A LONG-LASTING
September 10, 2010
By Gary Graff, For the Daily Tribune

Gene Simmons of KISS is no stranger to hyperbole and grandstanding.

But even he sounds humbled when he considers what the band that coined the term "Detroit Rock City" has accomplished. That includes more than 100 million records sold worldwide, its theatrically over-the-top concerts, a line of 3,000 officially licensed souvenir products or one of the largest and most dedicated fan clubs in the world, the KISS Army, since the 1974 release of its debut album.

"It's been a hoot," Simmons, 61, born Chiam Witz in Israel and moved to the United States when he was 8 years old, said with uncharacteristic understatement. "To imagine that 36 years after the first tour that we would still be here having the time of our lives and continue on and become even bigger ... it's not something we take lightly."

KISS is also something he and his bandmates - co-founder Paul Stanley, guitarist Tommy Thayer and drummer Eric Singer - want to see continue.

In a novel move for its amphitheater dates, the costumed quartet is giving free lawn tickets to up to four children with each paying adult. "It's time to give back," Simmons explained. KISS - which is also donating $1 per ticket to the Wounded Warrior foundation - hopes to show youth "that there's another world out there besides 'Hannah Montana' and the Jonas Brothers. It's important for them to see how the big boys do it.

"There's no tapes. There's no background singers backstage. There's no click tracks. It's important for the kids to see that whatever you see on stage is real. We want to spread this. I'm insulted by any act that goes up there with dancers and tapes. It's insulting, and ... these (kids) should know that it's insulting."

KISS hopes to snare the youth of the nation even more in the near future via an animated program that's being produced in partnership with E1 Entertainment and will feature the four KISS members as characters. Simmons said he hopes to have the program on air "in the next six months."

KISS is giving a new show this year after spending last year focused on its breakthrough "Alive!" album, which was recorded at Detroit's Cobo Arena and turns 35 this year. The repertoire includes three songs from last year's "Sonic Boom" album - "Modern Day Delilah," "Say Yeah" and "Animal" - as well as the seldom-performed "Crazy Nights."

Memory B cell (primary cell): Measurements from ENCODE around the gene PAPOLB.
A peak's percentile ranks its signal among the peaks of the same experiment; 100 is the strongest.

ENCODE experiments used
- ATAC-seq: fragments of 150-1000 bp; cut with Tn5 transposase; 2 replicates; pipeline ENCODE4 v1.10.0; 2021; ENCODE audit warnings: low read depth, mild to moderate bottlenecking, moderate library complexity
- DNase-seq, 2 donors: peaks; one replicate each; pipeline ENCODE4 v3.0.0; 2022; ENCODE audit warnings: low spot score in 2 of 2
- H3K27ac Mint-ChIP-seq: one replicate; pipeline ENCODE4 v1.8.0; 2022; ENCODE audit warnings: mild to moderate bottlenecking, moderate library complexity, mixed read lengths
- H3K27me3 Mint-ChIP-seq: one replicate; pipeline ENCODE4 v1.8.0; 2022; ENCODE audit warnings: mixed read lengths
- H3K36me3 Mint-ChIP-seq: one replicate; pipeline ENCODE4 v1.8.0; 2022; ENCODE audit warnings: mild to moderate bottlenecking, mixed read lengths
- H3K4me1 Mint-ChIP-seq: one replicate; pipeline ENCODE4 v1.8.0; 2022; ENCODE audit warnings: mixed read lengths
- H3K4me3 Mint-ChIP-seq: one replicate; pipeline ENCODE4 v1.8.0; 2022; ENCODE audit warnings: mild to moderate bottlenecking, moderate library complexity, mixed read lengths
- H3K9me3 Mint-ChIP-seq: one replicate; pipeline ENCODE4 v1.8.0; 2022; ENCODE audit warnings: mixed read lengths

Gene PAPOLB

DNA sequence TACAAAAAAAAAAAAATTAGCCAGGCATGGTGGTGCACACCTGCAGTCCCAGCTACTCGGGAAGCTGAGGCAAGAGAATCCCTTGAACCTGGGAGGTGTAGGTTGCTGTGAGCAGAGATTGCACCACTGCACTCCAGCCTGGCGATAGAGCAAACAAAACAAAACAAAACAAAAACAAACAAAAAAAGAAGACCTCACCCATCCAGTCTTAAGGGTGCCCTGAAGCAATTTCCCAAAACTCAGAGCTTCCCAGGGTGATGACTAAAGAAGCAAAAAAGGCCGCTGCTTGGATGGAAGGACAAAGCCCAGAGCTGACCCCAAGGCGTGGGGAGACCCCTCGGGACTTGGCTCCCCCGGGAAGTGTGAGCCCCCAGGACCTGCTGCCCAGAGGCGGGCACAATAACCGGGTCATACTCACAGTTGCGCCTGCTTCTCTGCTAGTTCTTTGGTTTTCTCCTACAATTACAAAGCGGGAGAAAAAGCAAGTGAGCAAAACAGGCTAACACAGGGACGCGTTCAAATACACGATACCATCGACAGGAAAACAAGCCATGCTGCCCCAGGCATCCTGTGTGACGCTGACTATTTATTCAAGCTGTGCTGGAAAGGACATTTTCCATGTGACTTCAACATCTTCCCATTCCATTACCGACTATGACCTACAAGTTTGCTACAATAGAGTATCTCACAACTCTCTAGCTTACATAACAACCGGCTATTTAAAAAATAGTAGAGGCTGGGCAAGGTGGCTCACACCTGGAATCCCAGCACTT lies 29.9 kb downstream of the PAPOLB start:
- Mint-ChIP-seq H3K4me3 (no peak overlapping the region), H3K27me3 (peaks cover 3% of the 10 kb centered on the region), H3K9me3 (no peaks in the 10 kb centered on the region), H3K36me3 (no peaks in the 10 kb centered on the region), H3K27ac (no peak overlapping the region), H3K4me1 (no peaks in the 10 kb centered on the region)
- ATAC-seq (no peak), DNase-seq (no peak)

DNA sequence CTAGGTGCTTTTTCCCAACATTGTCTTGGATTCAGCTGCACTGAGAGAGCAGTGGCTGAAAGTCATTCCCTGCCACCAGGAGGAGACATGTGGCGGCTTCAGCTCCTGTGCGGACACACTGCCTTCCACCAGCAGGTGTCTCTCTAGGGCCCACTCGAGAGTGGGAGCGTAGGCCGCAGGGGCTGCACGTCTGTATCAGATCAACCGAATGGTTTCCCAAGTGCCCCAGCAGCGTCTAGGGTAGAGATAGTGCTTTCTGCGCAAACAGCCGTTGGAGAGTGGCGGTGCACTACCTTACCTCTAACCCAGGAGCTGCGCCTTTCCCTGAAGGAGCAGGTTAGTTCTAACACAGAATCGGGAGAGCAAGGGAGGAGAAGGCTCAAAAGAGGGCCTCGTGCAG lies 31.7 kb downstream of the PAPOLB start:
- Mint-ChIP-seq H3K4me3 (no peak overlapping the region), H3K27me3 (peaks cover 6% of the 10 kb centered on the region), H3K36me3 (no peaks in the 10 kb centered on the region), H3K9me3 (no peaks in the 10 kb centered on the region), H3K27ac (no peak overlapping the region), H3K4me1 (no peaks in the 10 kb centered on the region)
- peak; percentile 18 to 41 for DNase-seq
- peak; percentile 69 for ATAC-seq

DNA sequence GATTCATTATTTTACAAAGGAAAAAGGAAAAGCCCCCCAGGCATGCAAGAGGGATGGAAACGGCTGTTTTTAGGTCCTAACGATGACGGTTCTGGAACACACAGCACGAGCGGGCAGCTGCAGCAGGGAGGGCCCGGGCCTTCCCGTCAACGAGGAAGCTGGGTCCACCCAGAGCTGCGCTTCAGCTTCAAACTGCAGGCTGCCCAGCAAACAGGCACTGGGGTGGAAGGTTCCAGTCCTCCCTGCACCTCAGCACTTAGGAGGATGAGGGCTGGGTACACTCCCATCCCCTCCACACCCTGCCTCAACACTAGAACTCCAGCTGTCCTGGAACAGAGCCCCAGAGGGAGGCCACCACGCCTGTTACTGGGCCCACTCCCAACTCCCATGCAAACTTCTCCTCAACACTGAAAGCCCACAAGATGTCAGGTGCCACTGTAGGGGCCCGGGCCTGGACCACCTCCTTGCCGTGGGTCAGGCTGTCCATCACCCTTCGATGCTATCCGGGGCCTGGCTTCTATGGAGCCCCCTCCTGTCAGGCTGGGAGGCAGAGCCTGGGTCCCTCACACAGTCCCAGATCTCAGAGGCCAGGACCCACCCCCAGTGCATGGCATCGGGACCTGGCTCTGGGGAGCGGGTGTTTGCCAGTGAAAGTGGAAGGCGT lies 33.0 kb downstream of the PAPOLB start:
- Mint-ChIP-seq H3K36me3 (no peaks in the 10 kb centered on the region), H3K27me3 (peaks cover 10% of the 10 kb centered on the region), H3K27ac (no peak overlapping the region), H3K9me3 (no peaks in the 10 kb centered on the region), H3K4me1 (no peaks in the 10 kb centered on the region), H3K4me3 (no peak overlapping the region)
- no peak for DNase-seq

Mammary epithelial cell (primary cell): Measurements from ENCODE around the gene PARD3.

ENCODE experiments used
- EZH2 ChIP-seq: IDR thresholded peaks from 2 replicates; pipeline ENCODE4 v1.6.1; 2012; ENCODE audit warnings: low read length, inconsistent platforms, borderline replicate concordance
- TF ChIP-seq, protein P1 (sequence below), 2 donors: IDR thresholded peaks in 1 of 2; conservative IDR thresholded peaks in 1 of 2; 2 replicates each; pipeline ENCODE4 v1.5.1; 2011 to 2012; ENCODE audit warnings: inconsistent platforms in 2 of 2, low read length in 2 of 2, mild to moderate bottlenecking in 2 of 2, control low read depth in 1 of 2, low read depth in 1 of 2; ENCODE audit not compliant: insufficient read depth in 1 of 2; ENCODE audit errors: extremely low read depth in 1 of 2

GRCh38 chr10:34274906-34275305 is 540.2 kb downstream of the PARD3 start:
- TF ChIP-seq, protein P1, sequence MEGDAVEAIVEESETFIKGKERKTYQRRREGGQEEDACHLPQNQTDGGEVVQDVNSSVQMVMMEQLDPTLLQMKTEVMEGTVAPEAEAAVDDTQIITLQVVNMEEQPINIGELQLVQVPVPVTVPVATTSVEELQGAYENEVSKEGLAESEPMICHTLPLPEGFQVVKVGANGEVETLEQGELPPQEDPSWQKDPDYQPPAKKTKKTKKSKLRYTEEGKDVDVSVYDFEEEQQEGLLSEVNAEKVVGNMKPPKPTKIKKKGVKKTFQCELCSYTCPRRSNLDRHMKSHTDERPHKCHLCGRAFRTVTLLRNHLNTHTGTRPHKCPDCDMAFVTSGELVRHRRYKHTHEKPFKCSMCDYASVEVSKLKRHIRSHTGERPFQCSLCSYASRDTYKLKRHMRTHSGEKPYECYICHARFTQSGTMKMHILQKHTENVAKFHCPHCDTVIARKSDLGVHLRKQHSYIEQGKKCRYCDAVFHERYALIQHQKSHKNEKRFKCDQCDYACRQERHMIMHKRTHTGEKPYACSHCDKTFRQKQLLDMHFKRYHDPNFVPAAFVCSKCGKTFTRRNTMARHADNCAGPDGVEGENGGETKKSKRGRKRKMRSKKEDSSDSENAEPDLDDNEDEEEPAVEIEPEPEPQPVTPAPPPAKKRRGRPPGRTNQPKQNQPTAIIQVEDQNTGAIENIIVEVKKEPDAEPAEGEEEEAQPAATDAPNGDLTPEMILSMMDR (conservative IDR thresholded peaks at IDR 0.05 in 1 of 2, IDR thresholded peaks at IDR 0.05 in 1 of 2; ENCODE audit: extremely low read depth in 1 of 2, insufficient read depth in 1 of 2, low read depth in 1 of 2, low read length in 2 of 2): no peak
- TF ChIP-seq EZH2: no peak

And Singer, for the first time, will perform the Top 10 ballad "Beth," which was originally sung by founding KISS drummer Peter Criss.

"It's acoustic - there will be no tapes, just two acoustic guitars and bass and that's it," said Simmons, adding that KISS had previously kept the song out of the shows "out of deference to Peter," who has left the band three times, most recently in 2004. "We still have a tug of the heart ... Peter and Ace (Frehley, KISS' original guitarist) are beloved."

Simmons said KISS is anxious to work on a follow-up to "Sonic Boom," which was the group's first new studio album in 11 years, but he won't guess when that will be. "I think we'll do another one, but we need time," Simmons explained, noting the group's heavy touring schedule as well as his continuing "Gene Simmons Family Jewels" reality series on A&E and Stanley's burgeoning art career.

The next KISS project will likely be a fourth version of the popular "KISSology" DVD series, which Simmons said is coming "soon" and will feature "some new stuff but some stuff nobody's ever seen before, going all the way back to 1973." Also on the KISS docket is a third commercial for Dr. Pepper.

KISS and The Academy Is... and Envy perform at 6:30 p.m. Sept. 11, at the DTE Energy Music Theatre, Sashabaw Road east of Interstate 75, Independence Township. Tickets are $78 and $48 pavilion, $28 lawn. Up to four children younger than 14 receive a free lawn ticket with the purchase of an adult ticket. Call (248) 377-0100